Baylor and Waco police will be present on and off campus during Thursday’s Diadeloso celebration.
Lori Fogleman, director of media communications, said she did not know whether there will be more police officers stationed off-campus than usual; however, she said student leaders, such as residence hall community leaders, have received communication from the office of Kevin Jackson, vice president for student life, telling them to encourage students to stay safe and responsible.
“He has written to student leaders and on Wednesday will write to the entire student body to urge care for one another, for our community and for the care of our Diadeloso tradition,” Fogleman said.
Jackson could not be reached for a comment at the time of publication.
Baylor Police Chief Jim Doak said the two police departments work together but the city offices have more authority.
“The Waco Police Department has primary jurisdiction,” Doak said. “We don’t have primary control. We work within the confines of the university, but we also have a presence off campus.”
Waco and Baylor police will patrol and monitor on-and-off campus activities on Diadeloso. Doak said the Baylor police will do “what we always do” and that Diadeloso will not change their procedures.
“We are going to deal with irresponsible behavior whether it is on campus or off campus,” Doak said. “That’s not just Diadeloso, that’s any day. Nothing changes there.”
Doak said he recognizes that Diadeloso brings different challenges but that these problems will be dealt with individually as needed.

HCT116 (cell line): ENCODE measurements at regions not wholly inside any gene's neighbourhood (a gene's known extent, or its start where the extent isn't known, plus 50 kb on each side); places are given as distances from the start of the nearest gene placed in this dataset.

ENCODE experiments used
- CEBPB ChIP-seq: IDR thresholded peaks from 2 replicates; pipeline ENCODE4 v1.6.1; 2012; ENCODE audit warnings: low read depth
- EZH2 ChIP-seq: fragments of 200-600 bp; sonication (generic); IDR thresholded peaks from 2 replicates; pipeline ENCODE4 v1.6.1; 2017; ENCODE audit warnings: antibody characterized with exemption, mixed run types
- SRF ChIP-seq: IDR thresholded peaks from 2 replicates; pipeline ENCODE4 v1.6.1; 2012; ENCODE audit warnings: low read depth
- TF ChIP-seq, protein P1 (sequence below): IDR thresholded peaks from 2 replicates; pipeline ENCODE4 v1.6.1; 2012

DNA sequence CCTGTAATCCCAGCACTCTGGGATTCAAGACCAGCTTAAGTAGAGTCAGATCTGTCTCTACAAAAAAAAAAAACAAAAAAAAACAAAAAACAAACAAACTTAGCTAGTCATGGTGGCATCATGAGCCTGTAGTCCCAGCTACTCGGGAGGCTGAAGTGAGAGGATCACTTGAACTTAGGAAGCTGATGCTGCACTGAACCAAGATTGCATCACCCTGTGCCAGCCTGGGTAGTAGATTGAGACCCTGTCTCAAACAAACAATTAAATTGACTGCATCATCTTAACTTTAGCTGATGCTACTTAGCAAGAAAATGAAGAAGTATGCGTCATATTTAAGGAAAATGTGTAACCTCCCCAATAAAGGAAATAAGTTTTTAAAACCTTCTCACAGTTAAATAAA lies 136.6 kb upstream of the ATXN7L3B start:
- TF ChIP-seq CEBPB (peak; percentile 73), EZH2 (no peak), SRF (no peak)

Waco Police Department Sgt. W. Patrick Swanton said he would not reveal operational plans for Thursday — such as where officers will be stationed or whether or not this year will be different from last year’s Diadeloso — but he said students who stay within legal boundaries will be able to “go without any noticeable police presence.”
“Ideally, we won’t have to do anything,” Swanton said. “It’s about responsibility, enjoying the day but making sure to not ruin this for students in the years to come by putting someone in harm’s way.”
For many students, this potential crackdown on security and surveillance off-campus comes as an unwelcome interference on their free day.
A Baylor student who wishes to remain anonymous because of his participation in 10th Street activities said that no matter how many officers patrol off campus, the Baylor administration and police forces will not be able to squash off-campus festivities.
“I think they have no chance of getting rid of off-campus Diadeloso because it is the most fun tradition at Baylor,” he said. “It’s one giant party within a couple blocks. Although many state schools may feel it is common, most of the people at Baylor think it’s a big deal. We are not used to experiencing something like that. With it being restricted, it becomes a bigger deal to us. It makes us want to do it even more.”
Some students, however, think that Baylor and the police could do more to keep students safe and following the laws.
Eagen, Minn., senior Joshua Gates said police officers need to be more consistent.
“I think they need to make a decision,” Gates said. “They need to let it completely happen and not care or they need to get on it and stop all underage drinking. I hope they crack down on it.”
Baylor has a zero tolerance policy for drinking, possession of alcoholic beverages and public intoxication on campus and police will make sure students off campus abide by state and federal laws, including age restrictions.
Fogleman said that the main concern of Baylor officials is student safety.
“I think it’s important to note that the administration is concerned about the health and safety of our students and the continuation of our great Diadeloso tradition,” Fogleman said.